By Rey Panaligan
The Supreme Court (SC) has affirmed the rulings of both the trial court and the Court of Appeals (CA) that denied the P220.5 million insurance claim of Ayala Land, Inc. in the mid-day explosion in Glorietta 2 in Makati City where nine persons died and several others injured on Oct. 19, 2007.
Affirmed by the SC were the decisions handed down by the Makati regional trial court (RTC) and the CA which ruled that Standard Insurance Co., Inc. was not liable since the losses and damages caused by the explosion were not covered under the insurance policy of Ayala Land.
The SC said that both the RTC and the CA agreed that Ayala land cannot recover from its Commercial ‘All Risks’ Collective Policy (COMMAR Policy) with Standard Insurance since the loss or damage to property was caused by an excluded peril under the policy.
The resolution stated that under the insurance policy, Standard Insurance undertook to indemnify Ayala Land in any sudden and accidental physical destruction or damage of its property except if the damage or destruction was caused by an “excluded risk.”
These “excluded risks” include pollution, war, invasion, act of foreign enemy, hostilities or warlike operations, mutiny, and acts of terrorism.
The SC noted that the general rule is that the insured has the burden of proof to show that the loss or damage was caused by a covered peril, but that in case of an “all-risk policy insurance,” the insurer has the duty to establish that the loss or damage falls within the excluded risk or perils.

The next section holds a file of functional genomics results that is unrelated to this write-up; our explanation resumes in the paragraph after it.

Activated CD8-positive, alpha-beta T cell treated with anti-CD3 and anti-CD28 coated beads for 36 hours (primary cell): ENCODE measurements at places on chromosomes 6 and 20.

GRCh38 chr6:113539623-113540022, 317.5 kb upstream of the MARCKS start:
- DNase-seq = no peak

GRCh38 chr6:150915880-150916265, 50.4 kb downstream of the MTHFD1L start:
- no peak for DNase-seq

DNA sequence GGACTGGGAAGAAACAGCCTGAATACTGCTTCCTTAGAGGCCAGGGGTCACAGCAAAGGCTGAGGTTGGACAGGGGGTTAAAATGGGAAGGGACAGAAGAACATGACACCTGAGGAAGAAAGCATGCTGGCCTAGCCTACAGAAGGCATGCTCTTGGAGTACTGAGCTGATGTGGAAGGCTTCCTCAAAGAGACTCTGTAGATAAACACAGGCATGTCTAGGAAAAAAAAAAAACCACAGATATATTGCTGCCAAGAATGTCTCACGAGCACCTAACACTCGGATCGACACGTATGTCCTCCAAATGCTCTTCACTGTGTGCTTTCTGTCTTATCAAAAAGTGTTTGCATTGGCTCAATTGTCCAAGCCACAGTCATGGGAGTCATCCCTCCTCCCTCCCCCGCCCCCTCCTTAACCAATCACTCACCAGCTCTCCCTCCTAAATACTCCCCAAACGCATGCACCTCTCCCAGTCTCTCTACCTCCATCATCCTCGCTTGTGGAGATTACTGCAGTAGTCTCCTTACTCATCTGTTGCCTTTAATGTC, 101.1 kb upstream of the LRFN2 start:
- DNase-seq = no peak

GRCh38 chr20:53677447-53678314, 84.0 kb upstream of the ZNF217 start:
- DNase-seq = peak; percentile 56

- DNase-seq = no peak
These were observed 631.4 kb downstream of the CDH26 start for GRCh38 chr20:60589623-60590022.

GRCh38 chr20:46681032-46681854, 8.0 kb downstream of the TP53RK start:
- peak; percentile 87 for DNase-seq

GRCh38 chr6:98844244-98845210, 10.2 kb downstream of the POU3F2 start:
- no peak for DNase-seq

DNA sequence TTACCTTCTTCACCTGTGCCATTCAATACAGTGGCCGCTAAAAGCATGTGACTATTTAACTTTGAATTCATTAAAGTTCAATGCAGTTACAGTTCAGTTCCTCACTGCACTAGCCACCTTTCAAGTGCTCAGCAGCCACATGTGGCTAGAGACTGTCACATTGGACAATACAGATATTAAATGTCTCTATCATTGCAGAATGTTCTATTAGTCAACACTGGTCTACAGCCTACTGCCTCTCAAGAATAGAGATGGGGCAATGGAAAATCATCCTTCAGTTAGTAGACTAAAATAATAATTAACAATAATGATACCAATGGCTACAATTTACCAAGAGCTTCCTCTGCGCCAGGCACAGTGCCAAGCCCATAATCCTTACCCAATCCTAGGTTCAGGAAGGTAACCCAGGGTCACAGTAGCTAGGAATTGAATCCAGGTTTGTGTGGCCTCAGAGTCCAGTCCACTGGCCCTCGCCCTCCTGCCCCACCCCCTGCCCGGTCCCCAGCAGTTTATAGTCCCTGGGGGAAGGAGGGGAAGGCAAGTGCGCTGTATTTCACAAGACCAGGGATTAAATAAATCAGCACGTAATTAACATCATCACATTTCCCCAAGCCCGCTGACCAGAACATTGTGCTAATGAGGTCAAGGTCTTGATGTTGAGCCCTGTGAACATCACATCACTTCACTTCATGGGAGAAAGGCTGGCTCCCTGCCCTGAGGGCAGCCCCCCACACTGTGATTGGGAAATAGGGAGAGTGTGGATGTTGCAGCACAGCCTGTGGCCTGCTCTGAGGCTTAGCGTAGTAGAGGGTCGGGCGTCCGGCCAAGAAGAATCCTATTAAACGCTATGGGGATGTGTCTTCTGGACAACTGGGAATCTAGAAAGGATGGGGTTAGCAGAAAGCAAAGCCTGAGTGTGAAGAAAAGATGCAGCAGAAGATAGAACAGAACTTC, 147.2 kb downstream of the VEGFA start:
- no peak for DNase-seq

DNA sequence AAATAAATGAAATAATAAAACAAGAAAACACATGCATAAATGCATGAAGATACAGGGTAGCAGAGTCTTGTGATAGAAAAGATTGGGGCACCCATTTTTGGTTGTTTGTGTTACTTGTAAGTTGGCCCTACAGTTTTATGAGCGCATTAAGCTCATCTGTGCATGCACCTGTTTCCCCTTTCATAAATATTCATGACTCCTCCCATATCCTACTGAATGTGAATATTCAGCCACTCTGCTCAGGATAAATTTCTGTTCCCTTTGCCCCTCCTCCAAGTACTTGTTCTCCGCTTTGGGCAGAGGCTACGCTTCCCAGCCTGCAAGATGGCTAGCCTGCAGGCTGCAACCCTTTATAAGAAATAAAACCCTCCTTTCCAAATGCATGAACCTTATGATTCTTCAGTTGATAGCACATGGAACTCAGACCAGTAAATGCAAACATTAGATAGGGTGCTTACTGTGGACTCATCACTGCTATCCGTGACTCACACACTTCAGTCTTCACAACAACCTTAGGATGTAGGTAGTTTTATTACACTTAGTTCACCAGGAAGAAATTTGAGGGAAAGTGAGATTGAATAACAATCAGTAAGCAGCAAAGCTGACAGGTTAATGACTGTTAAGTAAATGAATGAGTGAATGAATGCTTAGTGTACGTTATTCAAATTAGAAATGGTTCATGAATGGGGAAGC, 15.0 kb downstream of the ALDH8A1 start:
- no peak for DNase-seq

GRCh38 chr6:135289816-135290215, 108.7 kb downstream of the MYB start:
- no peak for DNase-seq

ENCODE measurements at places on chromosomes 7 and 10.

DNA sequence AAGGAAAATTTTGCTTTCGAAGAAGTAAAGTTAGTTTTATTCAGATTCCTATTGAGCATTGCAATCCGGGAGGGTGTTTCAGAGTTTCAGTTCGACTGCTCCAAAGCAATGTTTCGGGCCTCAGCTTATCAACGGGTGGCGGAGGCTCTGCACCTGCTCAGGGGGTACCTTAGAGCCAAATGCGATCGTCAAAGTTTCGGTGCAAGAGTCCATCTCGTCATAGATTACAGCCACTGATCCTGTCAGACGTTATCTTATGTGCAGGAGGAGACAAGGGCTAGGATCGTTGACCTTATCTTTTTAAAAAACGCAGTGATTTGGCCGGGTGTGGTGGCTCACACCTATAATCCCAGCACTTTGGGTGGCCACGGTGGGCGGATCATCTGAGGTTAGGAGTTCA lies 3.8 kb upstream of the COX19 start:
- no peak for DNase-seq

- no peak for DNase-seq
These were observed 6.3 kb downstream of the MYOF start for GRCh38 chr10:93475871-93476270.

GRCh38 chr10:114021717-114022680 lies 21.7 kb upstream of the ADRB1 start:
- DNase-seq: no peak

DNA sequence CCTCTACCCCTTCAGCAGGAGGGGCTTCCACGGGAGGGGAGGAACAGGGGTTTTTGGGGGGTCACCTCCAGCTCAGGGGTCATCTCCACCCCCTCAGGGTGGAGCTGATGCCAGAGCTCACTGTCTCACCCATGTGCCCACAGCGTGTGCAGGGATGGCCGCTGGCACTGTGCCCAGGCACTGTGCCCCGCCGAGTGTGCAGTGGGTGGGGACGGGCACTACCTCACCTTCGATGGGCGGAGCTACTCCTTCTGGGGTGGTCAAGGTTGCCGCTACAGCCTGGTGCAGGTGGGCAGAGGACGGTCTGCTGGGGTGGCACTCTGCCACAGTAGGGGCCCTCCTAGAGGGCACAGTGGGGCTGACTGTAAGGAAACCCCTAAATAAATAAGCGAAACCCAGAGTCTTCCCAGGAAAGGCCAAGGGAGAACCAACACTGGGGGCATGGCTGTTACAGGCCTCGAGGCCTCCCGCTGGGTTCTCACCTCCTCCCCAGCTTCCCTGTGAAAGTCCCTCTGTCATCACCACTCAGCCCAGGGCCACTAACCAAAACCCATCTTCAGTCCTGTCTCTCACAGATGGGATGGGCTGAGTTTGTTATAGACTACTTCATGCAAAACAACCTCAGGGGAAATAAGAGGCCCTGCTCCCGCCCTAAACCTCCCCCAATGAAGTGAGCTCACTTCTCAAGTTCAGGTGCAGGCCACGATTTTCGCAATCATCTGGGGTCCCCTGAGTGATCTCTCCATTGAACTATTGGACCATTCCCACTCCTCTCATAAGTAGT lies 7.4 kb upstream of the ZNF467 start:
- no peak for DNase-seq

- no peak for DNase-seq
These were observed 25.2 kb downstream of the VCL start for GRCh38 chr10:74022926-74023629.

“Here, Standard Insurance has discharged its burden by proving that the destruction of the Glorietta 2 was caused by an excluded peril,” it said.
At the same time, the SC said that Ayala Land had declared, based on its investigation, that the explosion was caused by an explosive device, which constitute as an act of terrorism.
It noted that Ayala Land even released an official press statement stating its disappointment as to the finding of Multi-Agency Task Force that the cause of the explosion was the build-up of methane gas and diesel vapor at the basement and not due to an explosive device.
“To suddenly claim that the explosion was not caused by an explosive device simply because Malayan Insurance denied its claim under its Terrorism policy with the latter is merely an afterthought that cannot be considered by this Court,” the SC stressed.
It added that “even if the Court were to rule that the explosion was caused by the build-up of methane gas and diesel vapor at the basement as alleged by Ayala Land, the same does not help Ayala Land’s cause” because “pollution of whatever cause is also an excluded peril” under its policy with Standard Insurance.
It cited the provision of Republic Act No. 8749, the Philippine Clean Air Act of 1999, which defines “air pollution” as “any alteration of the physical, chemical and biological properties of the atmospheric air, or any discharge thereto of any liquid, gaseous or solid substances that will or is likely to create or to render the air resources of the country harmful, detrimental, or injurious to public safety….”
“Wherefore…, the petition (filed by Ayala Land) is denied. The decision dated April 13, 2018 and resolution dated Aug. 7, 2018 of the Court of Appeals… are hereby affirmed,” the SC ruled.